Selecting a knitting instructor:

Simply because a knitter is competent in the craft does not mean they will make a good instructor. Look for someone who has patience, a sense of fun, whose personality you enjoy, and who you can arrange to see often. You can find potential instructors at your local yarn shop or knitting group (guild or circle). Please remember that you are honouring your instructor by choosing them. Once the basics - cast on, cast off/bind off, knit, and purl - are firmly entrenched I hope you will turn here for solutions. Happy knitting.

Teach two to knit and you ensure knitting's survival.

Friday, December 16, 2005

Before and After

Before I started this blog, I would attack my hubby saying, "Listen to what I just wrote...isn't it amazing?...isn't wonderful?" He sat there with a pained expression on his face. He had tried to say "No!" but his protests had fallen on deaf ears. He had tried to escape but I cornered him - easy prey.

After I started this blog, I receive wonderful comments like this: "I thought I'd write to say how much fun I had reading your blog." - K. Eubanks When I shared this email with hubby you should have seen the joy which filled his face. Freedom, sweet, freedom. So I thank hubby thanks you...please keep reading.
I have gone to great lengths to attempt to improve my writing. I have even started a writing group on the island. Thankfully, all members had far more talent than I and so I have improved. However, currently we are taking a break. They left me saying, "keep writing." Hopefully we will re-assemble in the new year. So, you see, I need you. You are my reason to keep writing.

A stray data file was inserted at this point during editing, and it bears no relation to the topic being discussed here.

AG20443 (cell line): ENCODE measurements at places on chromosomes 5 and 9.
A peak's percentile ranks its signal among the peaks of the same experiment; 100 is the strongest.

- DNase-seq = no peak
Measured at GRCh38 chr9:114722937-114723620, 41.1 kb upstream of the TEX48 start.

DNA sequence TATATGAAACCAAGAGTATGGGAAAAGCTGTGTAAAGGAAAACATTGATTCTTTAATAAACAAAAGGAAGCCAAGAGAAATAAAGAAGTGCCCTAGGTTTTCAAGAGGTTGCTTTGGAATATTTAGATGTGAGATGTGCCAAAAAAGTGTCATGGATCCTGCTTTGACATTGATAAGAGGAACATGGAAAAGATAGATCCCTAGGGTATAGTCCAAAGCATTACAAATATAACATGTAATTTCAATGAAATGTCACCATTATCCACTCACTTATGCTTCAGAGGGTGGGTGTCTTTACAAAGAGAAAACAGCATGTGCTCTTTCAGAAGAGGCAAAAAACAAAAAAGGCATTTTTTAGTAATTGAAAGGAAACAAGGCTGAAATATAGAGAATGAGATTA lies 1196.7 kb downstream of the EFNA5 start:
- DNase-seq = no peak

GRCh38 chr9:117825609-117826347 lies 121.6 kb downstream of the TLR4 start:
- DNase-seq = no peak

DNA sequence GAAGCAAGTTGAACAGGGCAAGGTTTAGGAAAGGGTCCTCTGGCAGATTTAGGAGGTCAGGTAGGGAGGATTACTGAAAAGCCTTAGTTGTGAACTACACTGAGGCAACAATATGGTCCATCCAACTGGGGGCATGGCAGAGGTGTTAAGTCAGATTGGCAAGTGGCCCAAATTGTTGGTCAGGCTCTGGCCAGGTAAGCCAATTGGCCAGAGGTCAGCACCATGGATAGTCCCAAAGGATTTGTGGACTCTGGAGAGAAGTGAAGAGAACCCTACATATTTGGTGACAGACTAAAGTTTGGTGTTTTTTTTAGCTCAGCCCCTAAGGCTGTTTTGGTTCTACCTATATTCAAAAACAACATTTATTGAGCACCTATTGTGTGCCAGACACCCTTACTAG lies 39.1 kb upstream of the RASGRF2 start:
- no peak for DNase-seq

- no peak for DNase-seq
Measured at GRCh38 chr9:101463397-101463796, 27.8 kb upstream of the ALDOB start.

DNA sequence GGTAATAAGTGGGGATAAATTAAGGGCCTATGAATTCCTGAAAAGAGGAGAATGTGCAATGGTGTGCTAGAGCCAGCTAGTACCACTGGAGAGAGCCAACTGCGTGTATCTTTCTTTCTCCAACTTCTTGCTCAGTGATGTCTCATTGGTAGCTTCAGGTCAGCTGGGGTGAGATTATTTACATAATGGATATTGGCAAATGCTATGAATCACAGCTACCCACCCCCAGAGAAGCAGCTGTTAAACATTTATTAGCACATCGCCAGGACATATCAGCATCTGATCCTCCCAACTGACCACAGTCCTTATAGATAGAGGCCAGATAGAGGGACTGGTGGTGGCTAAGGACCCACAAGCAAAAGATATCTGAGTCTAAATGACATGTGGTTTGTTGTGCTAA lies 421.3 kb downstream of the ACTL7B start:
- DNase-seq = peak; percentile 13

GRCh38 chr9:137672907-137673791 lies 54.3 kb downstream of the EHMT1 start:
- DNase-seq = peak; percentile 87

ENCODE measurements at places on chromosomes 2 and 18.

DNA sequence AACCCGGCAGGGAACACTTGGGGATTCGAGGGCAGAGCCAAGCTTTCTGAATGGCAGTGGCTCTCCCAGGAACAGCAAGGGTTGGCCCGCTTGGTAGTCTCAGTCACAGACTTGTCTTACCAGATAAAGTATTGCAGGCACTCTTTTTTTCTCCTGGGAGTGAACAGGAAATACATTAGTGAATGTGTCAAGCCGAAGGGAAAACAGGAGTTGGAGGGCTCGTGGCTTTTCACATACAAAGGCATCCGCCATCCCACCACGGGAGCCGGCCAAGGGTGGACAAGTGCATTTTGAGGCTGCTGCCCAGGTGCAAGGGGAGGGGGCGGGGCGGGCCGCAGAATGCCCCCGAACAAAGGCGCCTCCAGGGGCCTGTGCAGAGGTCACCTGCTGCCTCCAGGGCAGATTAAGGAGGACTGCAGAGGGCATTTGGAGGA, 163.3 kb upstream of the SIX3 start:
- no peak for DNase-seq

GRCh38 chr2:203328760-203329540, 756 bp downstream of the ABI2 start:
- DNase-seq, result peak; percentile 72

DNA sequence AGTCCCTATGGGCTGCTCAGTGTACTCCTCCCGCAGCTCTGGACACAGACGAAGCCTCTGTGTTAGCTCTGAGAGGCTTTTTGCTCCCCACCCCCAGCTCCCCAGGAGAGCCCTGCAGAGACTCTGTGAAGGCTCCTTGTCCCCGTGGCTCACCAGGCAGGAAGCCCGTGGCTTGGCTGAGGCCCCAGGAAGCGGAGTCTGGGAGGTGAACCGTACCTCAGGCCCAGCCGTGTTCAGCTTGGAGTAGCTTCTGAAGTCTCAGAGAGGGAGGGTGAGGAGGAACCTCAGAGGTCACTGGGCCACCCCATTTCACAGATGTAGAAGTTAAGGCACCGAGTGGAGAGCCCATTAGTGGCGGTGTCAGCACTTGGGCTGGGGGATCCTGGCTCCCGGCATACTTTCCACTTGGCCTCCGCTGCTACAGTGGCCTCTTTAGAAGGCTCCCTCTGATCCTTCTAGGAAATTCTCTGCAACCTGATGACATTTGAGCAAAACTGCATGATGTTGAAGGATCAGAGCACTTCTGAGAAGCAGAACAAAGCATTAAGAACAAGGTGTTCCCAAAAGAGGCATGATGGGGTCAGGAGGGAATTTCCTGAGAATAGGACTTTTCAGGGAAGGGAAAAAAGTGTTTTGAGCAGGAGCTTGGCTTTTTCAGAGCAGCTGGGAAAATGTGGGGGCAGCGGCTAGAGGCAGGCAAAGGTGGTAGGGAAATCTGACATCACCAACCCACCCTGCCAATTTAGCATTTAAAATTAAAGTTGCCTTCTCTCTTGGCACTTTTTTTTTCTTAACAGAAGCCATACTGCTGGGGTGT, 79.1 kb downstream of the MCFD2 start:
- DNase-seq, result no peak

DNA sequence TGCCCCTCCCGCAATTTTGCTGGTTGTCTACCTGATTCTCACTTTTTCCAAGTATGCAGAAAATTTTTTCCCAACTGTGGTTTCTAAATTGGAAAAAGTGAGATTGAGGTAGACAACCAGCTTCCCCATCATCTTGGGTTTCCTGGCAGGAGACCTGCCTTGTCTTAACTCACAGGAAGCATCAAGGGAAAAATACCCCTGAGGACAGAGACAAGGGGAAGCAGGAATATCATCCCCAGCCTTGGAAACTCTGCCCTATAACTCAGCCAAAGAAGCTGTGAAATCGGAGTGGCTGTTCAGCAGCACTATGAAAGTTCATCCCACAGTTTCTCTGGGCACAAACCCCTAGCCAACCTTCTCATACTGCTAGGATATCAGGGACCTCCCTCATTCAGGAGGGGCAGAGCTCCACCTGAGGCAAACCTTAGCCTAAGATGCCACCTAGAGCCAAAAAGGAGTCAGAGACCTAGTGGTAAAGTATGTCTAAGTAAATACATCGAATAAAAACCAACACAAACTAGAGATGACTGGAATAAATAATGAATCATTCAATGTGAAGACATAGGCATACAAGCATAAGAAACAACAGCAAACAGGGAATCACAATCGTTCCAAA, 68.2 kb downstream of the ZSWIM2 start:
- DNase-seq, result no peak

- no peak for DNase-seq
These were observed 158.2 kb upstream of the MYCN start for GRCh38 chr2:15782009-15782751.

Blogs: a great excuse to delay cleaning.

Wednesday, December 14, 2005

Collar and cuffs

It is possible, in this season of friends, family and co-worker gatherings, to suffer from wardrobe burn-out: gatherings seriously out-numbering ones outfits. If this scenerio is familiar to you I have the solution.

Collar & Cuffs
(Please contact for order information, thank you)
If you can cast on and off, knit and purl then you can make this stylish combo.
How fast can you have it? Well, if you:

pay by PayPal
have the pattern sent to you by email
have the prefect yarn in your stash
Then you can be wearing it to that party next week-end. Or this week-end... how fast can you knit?
Knit a set for a friend - makes a stylish gift.

Tuesday, December 13, 2005


When I was younger I couldn't wait to kick over the traces to my small community. It was way too small for my dreams. I was headed to the city. There were no fears in my heart only dreams of an exciting life. Winnipeg did not disappoint. It was there that I attended university, meet my hubby and had many great adventures.